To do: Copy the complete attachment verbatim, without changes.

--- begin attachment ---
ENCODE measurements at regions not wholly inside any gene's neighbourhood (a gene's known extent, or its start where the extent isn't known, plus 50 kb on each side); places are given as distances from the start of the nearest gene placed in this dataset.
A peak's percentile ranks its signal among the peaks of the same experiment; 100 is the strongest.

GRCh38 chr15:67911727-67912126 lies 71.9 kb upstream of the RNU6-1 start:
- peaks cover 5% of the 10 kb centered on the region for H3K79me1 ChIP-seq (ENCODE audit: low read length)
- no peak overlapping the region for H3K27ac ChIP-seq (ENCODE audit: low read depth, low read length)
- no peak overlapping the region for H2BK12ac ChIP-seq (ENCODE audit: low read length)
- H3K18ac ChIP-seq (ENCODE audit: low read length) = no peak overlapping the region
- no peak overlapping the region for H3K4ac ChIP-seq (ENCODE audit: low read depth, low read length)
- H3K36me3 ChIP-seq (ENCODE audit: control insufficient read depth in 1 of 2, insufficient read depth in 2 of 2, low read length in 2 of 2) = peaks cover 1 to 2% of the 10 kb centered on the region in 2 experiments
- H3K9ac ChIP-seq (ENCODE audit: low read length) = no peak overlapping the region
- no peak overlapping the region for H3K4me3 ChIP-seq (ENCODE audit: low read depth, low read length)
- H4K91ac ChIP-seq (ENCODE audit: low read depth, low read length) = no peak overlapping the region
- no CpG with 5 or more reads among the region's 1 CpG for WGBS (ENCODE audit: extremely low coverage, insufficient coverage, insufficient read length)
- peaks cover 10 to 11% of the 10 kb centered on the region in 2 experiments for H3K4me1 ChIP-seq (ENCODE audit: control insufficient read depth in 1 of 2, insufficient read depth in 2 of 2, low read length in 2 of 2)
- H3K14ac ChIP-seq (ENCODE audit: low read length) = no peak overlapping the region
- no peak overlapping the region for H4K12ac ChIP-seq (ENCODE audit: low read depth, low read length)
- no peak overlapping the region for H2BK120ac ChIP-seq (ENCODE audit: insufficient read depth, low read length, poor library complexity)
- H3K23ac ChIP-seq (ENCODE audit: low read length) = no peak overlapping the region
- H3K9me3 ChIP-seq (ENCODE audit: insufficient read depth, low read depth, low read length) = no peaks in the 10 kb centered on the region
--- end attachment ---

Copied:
ENCODE measurements at regions not wholly inside any gene's neighbourhood (a gene's known extent, or its start where the extent isn't known, plus 50 kb on each side); places are given as distances from the start of the nearest gene placed in this dataset.
A peak's percentile ranks its signal among the peaks of the same experiment; 100 is the strongest.

GRCh38 chr15:67911727-67912126 lies 71.9 kb upstream of the RNU6-1 start:
- peaks cover 5% of the 10 kb centered on the region for H3K79me1 ChIP-seq (ENCODE audit: low read length)
- no peak overlapping the region for H3K27ac ChIP-seq (ENCODE audit: low read depth, low read length)
- no peak overlapping the region for H2BK12ac ChIP-seq (ENCODE audit: low read length)
- H3K18ac ChIP-seq (ENCODE audit: low read length) = no peak overlapping the region
- no peak overlapping the region for H3K4ac ChIP-seq (ENCODE audit: low read depth, low read length)
- H3K36me3 ChIP-seq (ENCODE audit: control insufficient read depth in 1 of 2, insufficient read depth in 2 of 2, low read length in 2 of 2) = peaks cover 1 to 2% of the 10 kb centered on the region in 2 experiments
- H3K9ac ChIP-seq (ENCODE audit: low read length) = no peak overlapping the region
- no peak overlapping the region for H3K4me3 ChIP-seq (ENCODE audit: low read depth, low read length)
- H4K91ac ChIP-seq (ENCODE audit: low read depth, low read length) = no peak overlapping the region
- no CpG with 5 or more reads among the region's 1 CpG for WGBS (ENCODE audit: extremely low coverage, insufficient coverage, insufficient read length)
- peaks cover 10 to 11% of the 10 kb centered on the region in 2 experiments for H3K4me1 ChIP-seq (ENCODE audit: control insufficient read depth in 1 of 2, insufficient read depth in 2 of 2, low read length in 2 of 2)
- H3K14ac ChIP-seq (ENCODE audit: low read length) = no peak overlapping the region
- no peak overlapping the region for H4K12ac ChIP-seq (ENCODE audit: low read depth, low read length)
- no peak overlapping the region for H2BK120ac ChIP-seq (ENCODE audit: insufficient read depth, low read length, poor library complexity)
- H3K23ac ChIP-seq (ENCODE audit: low read length) = no peak overlapping the region
- H3K9me3 ChIP-seq (ENCODE audit: insufficient read depth, low read depth, low read length) = no peaks in the 10 kb centered on the region